U.S. economic growth appears to have finished on a strong note in 2011, according to projections for a key indicator due out Friday morning. Yet economists warn that uncertainty both here and abroad still clouds the prospects for a sustained recovery.
Analysts expect that gross domestic product will have risen at an annual rate of 3 percent in the fourth quarter of last year. The Commerce Department’s initial estimate for that period is predicted to show the highest growth rate of 2011, well above the 1.2 percent average pace for the first three quarters.
Yet the threat of further crises in Europe, as well as uncertainty over whether Congress will extend the payroll tax holiday, make it difficult to predict whether the strong economic performance will last through 2012.
“In a normal environment, economic forecasting is a lot like weather forecasting: What it will be like tomorrow is a lot like the day before,” says Neil Dutta, U.S. economist with Bank of America Merrill Lynch. “In the volatile economic climate we’re in right now, I’m not so sure that method works.”
The numbers come on the heels of 22 straight months of job growth, with the economy adding 200,000 jobs in December. While that’s a good start, the United States will need to sustain this performance to substantially cut into its current 8.5 percent unemployment rate.
Friday’s GDP figures will offer a broad look at how the economy fared in the last three months of 2011. The details of the numbers, which will be revised twice in the months ahead, also offer insight into what’s driving growth.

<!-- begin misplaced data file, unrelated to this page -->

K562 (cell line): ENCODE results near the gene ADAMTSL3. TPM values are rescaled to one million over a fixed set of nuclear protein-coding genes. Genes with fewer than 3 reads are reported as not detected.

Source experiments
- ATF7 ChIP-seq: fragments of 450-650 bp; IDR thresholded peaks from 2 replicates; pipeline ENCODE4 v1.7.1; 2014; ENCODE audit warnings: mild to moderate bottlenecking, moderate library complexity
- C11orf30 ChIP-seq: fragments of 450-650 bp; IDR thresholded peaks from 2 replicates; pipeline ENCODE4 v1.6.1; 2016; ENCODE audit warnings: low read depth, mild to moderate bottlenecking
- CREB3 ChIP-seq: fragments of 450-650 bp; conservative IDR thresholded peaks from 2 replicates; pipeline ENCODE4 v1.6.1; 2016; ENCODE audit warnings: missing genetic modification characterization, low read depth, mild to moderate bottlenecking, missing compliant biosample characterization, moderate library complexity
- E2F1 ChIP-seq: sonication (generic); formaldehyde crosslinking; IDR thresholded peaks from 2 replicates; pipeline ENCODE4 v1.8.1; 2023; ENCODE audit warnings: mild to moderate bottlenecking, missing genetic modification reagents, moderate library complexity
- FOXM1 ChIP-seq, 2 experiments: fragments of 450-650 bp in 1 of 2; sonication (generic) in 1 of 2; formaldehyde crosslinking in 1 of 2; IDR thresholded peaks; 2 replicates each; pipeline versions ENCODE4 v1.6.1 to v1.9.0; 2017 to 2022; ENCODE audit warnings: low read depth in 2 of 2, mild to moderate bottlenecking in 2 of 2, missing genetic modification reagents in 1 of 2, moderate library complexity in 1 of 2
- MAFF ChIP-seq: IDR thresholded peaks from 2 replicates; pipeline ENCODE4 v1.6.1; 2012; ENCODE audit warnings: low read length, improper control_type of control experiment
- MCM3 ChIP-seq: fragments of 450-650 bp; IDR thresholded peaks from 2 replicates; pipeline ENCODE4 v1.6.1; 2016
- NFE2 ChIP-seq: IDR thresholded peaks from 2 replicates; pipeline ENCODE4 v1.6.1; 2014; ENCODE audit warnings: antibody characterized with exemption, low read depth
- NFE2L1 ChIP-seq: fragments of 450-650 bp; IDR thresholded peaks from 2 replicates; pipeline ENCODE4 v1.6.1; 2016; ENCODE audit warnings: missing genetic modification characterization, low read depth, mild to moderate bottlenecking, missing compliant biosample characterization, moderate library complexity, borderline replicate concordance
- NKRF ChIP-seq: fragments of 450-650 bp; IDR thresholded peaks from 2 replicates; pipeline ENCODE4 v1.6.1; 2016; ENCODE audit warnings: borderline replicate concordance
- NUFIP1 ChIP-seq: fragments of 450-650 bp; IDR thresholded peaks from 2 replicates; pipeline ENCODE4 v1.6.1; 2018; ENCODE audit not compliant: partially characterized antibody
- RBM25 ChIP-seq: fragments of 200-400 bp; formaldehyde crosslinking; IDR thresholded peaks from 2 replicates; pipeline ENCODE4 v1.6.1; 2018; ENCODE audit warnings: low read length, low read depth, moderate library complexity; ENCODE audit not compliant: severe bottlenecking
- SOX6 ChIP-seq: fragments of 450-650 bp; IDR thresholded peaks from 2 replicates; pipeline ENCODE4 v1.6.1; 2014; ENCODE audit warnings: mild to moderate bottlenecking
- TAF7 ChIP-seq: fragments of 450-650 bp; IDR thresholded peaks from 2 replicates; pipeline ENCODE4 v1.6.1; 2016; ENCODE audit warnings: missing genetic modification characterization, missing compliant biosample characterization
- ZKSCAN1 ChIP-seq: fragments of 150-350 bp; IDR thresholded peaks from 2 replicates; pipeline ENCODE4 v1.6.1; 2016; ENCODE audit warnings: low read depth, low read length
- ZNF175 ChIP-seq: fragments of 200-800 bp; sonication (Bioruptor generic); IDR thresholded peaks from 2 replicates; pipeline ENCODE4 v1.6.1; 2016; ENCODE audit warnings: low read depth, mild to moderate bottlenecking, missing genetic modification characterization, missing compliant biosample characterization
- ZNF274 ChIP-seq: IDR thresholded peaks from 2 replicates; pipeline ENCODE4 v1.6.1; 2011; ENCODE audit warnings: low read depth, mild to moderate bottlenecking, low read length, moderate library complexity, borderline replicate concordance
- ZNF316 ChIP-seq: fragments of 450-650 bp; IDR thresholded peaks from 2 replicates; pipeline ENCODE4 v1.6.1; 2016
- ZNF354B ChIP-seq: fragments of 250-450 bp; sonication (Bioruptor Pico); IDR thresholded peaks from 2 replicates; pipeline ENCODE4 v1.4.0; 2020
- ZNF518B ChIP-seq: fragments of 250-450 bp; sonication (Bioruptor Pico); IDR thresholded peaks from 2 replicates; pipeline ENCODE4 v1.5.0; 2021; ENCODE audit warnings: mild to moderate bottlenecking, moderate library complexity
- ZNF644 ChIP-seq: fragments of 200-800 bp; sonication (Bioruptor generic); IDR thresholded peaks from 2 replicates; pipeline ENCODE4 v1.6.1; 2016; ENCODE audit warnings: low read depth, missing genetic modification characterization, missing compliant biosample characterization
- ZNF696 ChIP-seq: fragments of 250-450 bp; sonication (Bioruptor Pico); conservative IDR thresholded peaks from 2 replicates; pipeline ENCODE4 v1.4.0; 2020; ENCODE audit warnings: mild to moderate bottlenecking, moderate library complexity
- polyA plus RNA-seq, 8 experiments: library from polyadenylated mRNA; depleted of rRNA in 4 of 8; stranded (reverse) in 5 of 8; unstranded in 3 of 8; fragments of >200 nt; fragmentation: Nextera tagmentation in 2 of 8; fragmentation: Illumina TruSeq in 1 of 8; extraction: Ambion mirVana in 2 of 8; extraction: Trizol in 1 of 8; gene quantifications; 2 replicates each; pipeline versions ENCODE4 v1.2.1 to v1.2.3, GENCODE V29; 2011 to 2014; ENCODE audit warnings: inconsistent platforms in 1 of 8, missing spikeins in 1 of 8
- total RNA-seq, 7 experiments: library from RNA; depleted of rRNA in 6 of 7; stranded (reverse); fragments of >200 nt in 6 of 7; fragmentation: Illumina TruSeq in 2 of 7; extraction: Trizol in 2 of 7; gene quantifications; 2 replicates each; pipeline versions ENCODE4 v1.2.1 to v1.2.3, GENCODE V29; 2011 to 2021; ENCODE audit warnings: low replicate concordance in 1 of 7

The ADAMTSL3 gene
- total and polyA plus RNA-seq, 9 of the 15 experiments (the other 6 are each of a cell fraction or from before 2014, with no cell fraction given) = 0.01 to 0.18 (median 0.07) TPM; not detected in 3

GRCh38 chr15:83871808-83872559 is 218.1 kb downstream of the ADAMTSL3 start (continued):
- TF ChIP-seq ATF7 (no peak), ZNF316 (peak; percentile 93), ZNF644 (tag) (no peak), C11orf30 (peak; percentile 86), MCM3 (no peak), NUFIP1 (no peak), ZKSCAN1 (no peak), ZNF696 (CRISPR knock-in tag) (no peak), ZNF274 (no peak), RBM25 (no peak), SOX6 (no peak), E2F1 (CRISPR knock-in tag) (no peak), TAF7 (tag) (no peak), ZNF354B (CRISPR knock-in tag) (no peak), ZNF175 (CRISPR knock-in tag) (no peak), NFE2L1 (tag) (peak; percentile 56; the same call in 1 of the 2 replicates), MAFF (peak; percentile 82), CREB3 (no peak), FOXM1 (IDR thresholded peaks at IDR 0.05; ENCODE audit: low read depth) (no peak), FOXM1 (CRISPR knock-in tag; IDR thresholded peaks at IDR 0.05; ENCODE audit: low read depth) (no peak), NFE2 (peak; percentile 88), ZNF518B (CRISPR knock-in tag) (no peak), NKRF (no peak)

Some of those details offer reason for optimism. For instance, the consensus is that personal consumption expenditures rose 1.8 percent last quarter. This measure of consumer spending on goods and services is the largest single component of GDP and a key long-term driver of economic gain.
One leading forecasting firm, Macroeconomic Advisers, projects that industrial production rose by 3 percent, driven by stronger-than-expected auto manufacturing. Investment in equipment and software, another sign of healthy growth, is forecast to have risen 2.5 percent.
Yet analysts also caution that a good chunk of the fourth-quarter growth is expected to have come from rising business inventories. That could be a sign that future growth may weaken somewhat. If retailers’ shelves are already stocked, production orders could fall in the months ahead.
The biggest danger, however, comes from the economic slowdown in Europe, one of the United States’ biggest trading partners. As Greek debt negotiations drag on, there’s still the risk that the continent could be plunged into further financial turmoil, which could in turn spread here. Meanwhile, Congress is still negotiating an extension of the payroll-tax holiday and expanded unemployment insurance. If for some reason those fail to pass, analysts caution, that could exert a further drag on economic growth.